I love the setting! I think I feel that way because I love the world around us. I want that world to be like a CHARACTER in the story. I want to know where my story people are as the story unfolds. I want it to be living, breathing place for the reader, a place with smells and colors and sounds.
But here’s an interesting thing about setting – the same place can evoke very different feelings from different characters based on the background and experiences of each.
Think of it this way: One character formerly lived in wide open spaces, somewhere in the Western US. They are used to being able to see the sky above, watch the clouds form and the storms roll in. Another character has always lived in forested regions. They rarely experience a full sky, and instead, prefer the enclosed spaces of tree covered expanses.
Say you have a scene where the characters meet, and stumble out of the forest onto an open plain. The first character is suddenly able to breathe. His/her heart feels lighter, and the smells of grass and wind and air act as a catalyst and reviving spirit. To the second character, such a wide expanse feels threatening. Where can you hide? Who is watching? Where is protection from the elements, or from the unknown?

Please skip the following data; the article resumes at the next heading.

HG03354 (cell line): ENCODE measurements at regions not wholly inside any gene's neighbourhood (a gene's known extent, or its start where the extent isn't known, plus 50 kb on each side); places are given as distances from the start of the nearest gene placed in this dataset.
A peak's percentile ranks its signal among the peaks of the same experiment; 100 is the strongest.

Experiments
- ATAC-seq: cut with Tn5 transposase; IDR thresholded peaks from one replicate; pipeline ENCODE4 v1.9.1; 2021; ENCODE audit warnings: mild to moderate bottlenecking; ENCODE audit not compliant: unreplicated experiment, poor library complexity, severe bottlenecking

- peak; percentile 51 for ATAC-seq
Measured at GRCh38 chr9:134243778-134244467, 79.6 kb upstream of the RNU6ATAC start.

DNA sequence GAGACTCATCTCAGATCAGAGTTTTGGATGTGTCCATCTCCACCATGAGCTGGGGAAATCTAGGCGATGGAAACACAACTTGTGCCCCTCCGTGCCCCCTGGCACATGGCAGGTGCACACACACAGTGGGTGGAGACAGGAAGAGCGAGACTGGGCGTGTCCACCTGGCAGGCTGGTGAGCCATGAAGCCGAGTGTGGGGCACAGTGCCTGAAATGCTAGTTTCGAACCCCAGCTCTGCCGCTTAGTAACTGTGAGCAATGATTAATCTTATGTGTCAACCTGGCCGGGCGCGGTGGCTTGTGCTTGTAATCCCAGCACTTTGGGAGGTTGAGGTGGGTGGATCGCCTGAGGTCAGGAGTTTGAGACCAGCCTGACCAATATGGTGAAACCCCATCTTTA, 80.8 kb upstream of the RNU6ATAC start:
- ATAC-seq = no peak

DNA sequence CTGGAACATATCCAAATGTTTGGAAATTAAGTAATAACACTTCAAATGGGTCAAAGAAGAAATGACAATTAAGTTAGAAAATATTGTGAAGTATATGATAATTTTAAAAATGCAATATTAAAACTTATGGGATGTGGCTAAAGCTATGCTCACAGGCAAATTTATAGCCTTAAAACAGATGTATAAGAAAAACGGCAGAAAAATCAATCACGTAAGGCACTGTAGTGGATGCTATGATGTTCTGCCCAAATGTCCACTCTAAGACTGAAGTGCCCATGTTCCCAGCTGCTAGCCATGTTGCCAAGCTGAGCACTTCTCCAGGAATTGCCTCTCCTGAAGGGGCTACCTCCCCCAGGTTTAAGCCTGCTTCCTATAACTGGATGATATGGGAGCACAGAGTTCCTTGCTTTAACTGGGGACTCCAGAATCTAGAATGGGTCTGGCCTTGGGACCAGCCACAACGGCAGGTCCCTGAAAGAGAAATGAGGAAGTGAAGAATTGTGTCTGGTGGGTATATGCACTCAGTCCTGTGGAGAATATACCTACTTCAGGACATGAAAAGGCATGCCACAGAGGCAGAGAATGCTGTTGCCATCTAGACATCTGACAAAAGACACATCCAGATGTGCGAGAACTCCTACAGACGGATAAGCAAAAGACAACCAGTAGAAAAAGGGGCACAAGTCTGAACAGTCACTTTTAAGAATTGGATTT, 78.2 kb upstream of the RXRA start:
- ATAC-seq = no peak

You can see how each character’s reaction will color that scene. In addition, a new conflict is born. Their different perceptions of the place will affect their reactions of everything happening in that scene. One feels fear, the other exhilaration. Two extreme reactions – and a great setup for misunderstandings and mistrust.
So how do you develop place for a scene? Not in sentence after sentence of description, although a few well-thought out phrases are fine. Let the characters expose the setting in their dialogue, their thoughts, their actions.
Components of setting which characters can reveal should evoke all five senses – and maybe a sixth as well.
How does the place smell? like rotting meat…like a flower garden… like your grandmother’s closet…
How does the place look? like a cemetery… an auditorium … a football field … a prison cell … (Think of colors, and shapes, and comparative sizes)
What do you hear? birds … the wind … a train whistle … traffic … a dog barking …
What can you taste in the air? garlic … chocolate … pine … dirt …rain …
What can you feel? a hot breeze … a cold draft … sticky humidity … a dog’s breath on your ankle…
And finally, the sixth sense – what emotions are evoked? fear … loneliness … love … hate … resignation … dread
Once these questions are answered, you are on your way to creating a great scene, with a great sense of place.